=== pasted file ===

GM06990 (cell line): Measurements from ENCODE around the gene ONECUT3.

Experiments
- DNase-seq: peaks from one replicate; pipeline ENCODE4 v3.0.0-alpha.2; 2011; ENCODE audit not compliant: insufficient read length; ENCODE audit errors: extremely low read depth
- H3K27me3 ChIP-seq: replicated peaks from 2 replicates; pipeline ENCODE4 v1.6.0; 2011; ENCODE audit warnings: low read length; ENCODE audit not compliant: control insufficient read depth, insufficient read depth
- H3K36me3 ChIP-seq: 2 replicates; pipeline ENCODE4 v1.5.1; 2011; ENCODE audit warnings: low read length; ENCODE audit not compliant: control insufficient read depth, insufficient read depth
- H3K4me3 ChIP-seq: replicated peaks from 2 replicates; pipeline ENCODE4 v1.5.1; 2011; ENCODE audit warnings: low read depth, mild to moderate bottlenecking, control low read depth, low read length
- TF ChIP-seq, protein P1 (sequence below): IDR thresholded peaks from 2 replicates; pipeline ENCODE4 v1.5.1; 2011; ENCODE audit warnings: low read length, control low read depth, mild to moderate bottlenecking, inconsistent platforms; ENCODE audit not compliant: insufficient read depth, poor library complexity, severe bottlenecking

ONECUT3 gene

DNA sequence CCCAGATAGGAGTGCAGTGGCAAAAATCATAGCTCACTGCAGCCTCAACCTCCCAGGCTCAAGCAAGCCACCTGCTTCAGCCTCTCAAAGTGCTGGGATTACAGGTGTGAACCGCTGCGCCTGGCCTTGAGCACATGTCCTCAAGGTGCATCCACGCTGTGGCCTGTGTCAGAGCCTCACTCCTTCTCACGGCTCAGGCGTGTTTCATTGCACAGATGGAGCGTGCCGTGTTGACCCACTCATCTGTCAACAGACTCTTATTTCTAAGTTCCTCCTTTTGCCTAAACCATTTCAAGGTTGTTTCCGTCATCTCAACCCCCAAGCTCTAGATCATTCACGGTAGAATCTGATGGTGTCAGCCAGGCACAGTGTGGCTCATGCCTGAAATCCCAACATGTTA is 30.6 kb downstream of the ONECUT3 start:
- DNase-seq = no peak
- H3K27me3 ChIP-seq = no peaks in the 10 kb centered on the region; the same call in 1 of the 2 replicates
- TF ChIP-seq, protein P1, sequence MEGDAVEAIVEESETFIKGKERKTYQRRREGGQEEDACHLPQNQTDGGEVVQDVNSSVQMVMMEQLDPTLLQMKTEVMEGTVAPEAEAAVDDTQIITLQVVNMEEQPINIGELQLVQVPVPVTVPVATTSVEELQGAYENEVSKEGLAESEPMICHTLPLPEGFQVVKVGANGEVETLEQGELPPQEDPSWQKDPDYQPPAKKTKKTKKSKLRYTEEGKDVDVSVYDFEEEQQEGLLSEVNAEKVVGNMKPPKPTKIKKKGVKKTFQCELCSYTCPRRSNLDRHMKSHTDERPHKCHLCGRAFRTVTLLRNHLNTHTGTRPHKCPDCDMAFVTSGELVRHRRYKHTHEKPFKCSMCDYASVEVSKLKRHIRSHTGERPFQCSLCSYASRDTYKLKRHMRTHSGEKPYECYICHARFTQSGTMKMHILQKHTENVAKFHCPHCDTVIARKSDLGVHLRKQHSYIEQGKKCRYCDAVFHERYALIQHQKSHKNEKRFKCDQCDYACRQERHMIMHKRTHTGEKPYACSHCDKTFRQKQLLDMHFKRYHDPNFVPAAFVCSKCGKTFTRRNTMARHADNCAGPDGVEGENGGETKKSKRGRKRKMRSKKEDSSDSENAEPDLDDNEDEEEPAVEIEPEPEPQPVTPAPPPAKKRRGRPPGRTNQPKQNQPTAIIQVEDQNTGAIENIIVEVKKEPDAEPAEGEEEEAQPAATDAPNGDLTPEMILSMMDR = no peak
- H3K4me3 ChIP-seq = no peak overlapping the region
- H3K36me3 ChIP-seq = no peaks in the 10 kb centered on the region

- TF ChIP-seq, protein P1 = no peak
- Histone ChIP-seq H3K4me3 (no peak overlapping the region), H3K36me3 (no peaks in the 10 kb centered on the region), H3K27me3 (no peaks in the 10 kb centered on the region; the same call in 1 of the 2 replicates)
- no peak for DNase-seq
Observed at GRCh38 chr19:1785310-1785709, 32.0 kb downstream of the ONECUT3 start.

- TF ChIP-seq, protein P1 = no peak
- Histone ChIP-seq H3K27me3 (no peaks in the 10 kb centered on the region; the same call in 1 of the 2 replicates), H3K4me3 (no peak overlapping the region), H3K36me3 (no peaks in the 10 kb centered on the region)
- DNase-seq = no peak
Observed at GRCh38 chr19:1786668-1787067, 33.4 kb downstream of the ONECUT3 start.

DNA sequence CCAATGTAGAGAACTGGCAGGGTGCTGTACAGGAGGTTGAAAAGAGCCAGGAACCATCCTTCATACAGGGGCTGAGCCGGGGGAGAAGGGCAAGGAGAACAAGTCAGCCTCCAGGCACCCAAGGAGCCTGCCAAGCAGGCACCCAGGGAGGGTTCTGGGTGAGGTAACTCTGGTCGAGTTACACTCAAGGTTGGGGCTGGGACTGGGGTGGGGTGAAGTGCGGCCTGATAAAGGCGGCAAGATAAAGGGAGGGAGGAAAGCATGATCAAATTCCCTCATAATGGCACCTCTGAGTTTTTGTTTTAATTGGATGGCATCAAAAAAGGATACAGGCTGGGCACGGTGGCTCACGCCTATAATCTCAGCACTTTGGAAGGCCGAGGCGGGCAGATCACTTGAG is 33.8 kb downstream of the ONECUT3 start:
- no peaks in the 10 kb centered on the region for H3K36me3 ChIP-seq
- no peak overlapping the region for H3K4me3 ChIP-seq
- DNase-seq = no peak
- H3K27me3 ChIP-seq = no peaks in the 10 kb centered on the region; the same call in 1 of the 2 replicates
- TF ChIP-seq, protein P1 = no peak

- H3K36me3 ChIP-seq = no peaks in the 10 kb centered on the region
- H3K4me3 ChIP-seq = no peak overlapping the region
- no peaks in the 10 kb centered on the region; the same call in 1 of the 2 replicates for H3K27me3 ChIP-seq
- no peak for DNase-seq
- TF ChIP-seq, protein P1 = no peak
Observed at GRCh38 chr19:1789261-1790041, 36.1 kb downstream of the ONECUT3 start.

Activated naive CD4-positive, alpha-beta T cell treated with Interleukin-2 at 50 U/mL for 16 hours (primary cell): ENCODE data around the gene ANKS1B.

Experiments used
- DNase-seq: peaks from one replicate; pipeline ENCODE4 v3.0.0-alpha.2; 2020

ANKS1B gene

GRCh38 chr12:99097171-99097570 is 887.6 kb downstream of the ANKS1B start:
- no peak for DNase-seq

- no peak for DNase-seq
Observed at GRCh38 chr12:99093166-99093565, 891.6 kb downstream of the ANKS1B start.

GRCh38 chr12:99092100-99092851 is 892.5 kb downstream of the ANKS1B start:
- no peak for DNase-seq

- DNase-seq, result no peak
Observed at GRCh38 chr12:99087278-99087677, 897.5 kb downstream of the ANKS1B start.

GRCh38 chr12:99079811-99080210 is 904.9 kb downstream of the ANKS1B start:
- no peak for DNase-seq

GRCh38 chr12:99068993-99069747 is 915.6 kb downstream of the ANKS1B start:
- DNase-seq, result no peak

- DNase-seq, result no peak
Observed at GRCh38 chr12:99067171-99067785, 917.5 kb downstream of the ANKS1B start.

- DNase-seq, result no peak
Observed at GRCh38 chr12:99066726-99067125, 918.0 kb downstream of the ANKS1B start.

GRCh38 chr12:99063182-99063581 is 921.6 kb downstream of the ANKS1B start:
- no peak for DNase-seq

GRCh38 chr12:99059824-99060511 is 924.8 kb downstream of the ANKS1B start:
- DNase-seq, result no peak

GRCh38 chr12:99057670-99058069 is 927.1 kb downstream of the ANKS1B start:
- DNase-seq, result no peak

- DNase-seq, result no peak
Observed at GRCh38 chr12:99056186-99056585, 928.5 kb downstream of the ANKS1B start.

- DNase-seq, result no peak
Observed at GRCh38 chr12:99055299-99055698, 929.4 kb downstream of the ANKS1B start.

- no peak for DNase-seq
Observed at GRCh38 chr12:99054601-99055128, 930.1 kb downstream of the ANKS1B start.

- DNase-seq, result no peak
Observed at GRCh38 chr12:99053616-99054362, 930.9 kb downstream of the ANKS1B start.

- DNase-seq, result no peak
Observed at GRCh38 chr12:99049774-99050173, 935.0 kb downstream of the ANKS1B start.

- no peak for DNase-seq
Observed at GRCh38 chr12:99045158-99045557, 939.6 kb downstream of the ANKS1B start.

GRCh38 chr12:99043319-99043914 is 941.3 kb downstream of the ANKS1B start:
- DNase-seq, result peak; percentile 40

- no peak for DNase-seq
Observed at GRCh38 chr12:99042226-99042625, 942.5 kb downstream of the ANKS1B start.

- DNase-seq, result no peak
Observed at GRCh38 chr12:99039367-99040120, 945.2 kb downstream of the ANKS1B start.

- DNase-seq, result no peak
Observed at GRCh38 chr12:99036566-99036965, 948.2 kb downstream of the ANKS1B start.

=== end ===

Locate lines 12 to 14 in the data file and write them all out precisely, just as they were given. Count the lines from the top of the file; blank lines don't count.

- TF ChIP-seq, protein P1, sequence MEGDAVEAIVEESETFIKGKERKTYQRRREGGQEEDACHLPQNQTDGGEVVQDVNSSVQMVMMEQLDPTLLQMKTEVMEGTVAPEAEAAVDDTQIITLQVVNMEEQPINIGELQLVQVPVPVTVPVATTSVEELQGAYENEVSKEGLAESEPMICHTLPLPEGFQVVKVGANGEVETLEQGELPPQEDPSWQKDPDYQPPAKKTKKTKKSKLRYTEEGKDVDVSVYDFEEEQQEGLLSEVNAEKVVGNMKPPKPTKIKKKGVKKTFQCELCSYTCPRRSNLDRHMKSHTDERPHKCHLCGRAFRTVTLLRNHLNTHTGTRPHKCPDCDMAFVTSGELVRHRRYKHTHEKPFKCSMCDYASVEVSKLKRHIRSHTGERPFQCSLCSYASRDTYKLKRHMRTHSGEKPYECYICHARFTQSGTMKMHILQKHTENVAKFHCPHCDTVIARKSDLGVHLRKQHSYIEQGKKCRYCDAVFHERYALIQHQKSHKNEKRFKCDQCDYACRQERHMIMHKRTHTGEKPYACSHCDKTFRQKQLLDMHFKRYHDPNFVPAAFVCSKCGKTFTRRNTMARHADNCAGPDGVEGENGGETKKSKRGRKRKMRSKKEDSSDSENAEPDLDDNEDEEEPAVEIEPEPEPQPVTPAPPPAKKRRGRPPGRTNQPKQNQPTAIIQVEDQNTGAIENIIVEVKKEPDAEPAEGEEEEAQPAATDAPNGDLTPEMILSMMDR = no peak
- H3K4me3 ChIP-seq = no peak overlapping the region
- H3K36me3 ChIP-seq = no peaks in the 10 kb centered on the region